Editorial: 'Human hunger for more puts our world in jeopardy'
We know climate change is not a far-off future problem to be confronted at a time of our convenience. Rising temperatures, increased rain and more extreme weather events are a persistent reminder of the urgency in meeting our responsibilities.
Yesterday we got another severe warning on how climate change poses an immediate threat to the security of our food supply. Its impact on crops and livestock is especially alarming.
We routinely ignore warnings on how what we do makes a difference; yet there is a paralysis of indecision when it comes to precisely what kind of difference we are prepared to make.
The latest United Nations report leaves no room for debate. It puts food front and centre.
And we no longer have a choice but must act now.
How food is produced and consumed contributes massively to global warming.
"It's obvious that in the West we're eating far too much," said Professor Pete Smith, lead author of the study. The UN also notes how modern farming methods have made food more expensive, scarcer and less nutritious. The impact of intensive farming is driving the population boom and the demand for food. A century ago there were 1.9 billion people; today there are 7.7 billion.
In terms of climate change, the land has been virtually weaponised; where once it captured carbon, today - due to changing farming practices - it has become a major source of greenhouse gases.
It is quite something to think the West wastes one third of its food while more than 800 million of the world's population experiences food poverty. Simply cutting carbon emissions from cars and industry will no longer be enough unless we also change the way we produce our food, the UN cautions. This country consistently falls behind our EU counterparts due to a serial failure to cut emissions. Last year Climate Action Network Europe's latest report - analysing climate action performance - urged us to be more ambitious in meeting Paris Climate Agreement commitments.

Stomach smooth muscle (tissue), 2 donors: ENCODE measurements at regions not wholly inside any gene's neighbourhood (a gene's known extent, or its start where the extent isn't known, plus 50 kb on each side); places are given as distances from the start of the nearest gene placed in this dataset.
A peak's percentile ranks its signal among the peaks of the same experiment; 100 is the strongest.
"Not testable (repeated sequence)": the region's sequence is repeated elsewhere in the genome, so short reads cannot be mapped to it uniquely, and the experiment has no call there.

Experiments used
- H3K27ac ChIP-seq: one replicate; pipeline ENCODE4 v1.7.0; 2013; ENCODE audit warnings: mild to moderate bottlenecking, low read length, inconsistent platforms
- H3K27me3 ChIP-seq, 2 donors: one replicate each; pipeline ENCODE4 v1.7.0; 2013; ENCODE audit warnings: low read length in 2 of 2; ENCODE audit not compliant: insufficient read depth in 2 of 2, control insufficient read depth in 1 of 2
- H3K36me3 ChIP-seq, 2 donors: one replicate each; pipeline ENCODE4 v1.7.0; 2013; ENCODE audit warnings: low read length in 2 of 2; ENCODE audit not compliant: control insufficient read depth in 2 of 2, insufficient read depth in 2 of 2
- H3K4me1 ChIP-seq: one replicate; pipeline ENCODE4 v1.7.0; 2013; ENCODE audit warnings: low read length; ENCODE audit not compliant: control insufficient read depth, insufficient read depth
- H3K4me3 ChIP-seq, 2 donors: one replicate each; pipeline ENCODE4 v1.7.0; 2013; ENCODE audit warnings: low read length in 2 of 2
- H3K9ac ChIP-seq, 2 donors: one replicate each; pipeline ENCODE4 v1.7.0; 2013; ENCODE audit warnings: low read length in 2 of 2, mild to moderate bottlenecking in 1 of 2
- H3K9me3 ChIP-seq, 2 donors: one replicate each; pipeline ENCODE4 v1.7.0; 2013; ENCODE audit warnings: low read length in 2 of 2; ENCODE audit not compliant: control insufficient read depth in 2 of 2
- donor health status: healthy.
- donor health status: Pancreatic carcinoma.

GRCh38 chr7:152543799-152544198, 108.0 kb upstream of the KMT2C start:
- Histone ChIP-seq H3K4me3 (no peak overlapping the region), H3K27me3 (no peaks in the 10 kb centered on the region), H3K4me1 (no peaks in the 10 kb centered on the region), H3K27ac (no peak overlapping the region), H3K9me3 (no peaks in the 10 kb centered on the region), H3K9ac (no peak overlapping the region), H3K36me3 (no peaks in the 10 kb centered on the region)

But there has been little change in shaking off our shameful status as "laggards" in this regard.
Philip Kearney, who chaired An Taisce's climate committee, noted: "The Government has continued to trumpet supposed exceptionalism and push for loopholes in EU legislation which serves to undermine EU-wide progress on climate change."
There has always been a reluctance to make a connection between our behaviour and its impact on the planet. Globally, governments also suffer from "green blindness", preferring to balance books and maintain employment than worry about choking the Earth's lungs.
The American ecologist Guy McPherson cut to the chase on this very point: "If you really think that the environment is less important than the economy, try holding your breath while you count your money."
The UN's verdict is unambiguous: We truly are in injury time.